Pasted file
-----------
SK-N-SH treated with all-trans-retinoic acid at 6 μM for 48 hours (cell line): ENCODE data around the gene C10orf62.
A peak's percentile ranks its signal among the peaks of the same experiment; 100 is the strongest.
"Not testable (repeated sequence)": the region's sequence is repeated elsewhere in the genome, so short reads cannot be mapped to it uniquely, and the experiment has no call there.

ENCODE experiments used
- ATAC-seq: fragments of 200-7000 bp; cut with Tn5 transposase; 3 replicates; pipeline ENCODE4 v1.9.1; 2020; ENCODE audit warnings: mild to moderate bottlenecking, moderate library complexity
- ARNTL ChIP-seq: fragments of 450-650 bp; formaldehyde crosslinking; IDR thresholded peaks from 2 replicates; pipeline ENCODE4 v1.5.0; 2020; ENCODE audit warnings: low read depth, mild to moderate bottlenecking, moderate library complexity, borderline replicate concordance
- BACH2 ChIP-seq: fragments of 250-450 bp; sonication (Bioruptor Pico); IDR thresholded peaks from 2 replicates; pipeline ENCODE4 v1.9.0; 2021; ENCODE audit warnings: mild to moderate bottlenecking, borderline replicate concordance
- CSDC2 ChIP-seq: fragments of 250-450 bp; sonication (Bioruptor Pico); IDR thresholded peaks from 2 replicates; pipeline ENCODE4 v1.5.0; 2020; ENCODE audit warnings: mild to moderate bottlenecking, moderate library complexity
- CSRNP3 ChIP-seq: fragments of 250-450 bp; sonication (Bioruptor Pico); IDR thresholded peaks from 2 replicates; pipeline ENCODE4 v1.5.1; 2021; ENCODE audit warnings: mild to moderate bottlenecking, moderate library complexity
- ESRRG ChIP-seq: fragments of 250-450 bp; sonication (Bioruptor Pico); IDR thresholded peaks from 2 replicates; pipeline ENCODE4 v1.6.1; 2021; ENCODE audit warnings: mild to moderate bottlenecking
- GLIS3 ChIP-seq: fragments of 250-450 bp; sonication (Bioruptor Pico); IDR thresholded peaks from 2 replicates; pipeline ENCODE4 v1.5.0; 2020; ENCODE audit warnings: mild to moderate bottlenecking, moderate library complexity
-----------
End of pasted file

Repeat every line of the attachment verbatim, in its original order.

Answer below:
SK-N-SH treated with all-trans-retinoic acid at 6 μM for 48 hours (cell line): ENCODE data around the gene C10orf62.
A peak's percentile ranks its signal among the peaks of the same experiment; 100 is the strongest.
"Not testable (repeated sequence)": the region's sequence is repeated elsewhere in the genome, so short reads cannot be mapped to it uniquely, and the experiment has no call there.

ENCODE experiments used
- ATAC-seq: fragments of 200-7000 bp; cut with Tn5 transposase; 3 replicates; pipeline ENCODE4 v1.9.1; 2020; ENCODE audit warnings: mild to moderate bottlenecking, moderate library complexity
- ARNTL ChIP-seq: fragments of 450-650 bp; formaldehyde crosslinking; IDR thresholded peaks from 2 replicates; pipeline ENCODE4 v1.5.0; 2020; ENCODE audit warnings: low read depth, mild to moderate bottlenecking, moderate library complexity, borderline replicate concordance
- BACH2 ChIP-seq: fragments of 250-450 bp; sonication (Bioruptor Pico); IDR thresholded peaks from 2 replicates; pipeline ENCODE4 v1.9.0; 2021; ENCODE audit warnings: mild to moderate bottlenecking, borderline replicate concordance
- CSDC2 ChIP-seq: fragments of 250-450 bp; sonication (Bioruptor Pico); IDR thresholded peaks from 2 replicates; pipeline ENCODE4 v1.5.0; 2020; ENCODE audit warnings: mild to moderate bottlenecking, moderate library complexity
- CSRNP3 ChIP-seq: fragments of 250-450 bp; sonication (Bioruptor Pico); IDR thresholded peaks from 2 replicates; pipeline ENCODE4 v1.5.1; 2021; ENCODE audit warnings: mild to moderate bottlenecking, moderate library complexity
- ESRRG ChIP-seq: fragments of 250-450 bp; sonication (Bioruptor Pico); IDR thresholded peaks from 2 replicates; pipeline ENCODE4 v1.6.1; 2021; ENCODE audit warnings: mild to moderate bottlenecking
- GLIS3 ChIP-seq: fragments of 250-450 bp; sonication (Bioruptor Pico); IDR thresholded peaks from 2 replicates; pipeline ENCODE4 v1.5.0; 2020; ENCODE audit warnings: mild to moderate bottlenecking, moderate library complexity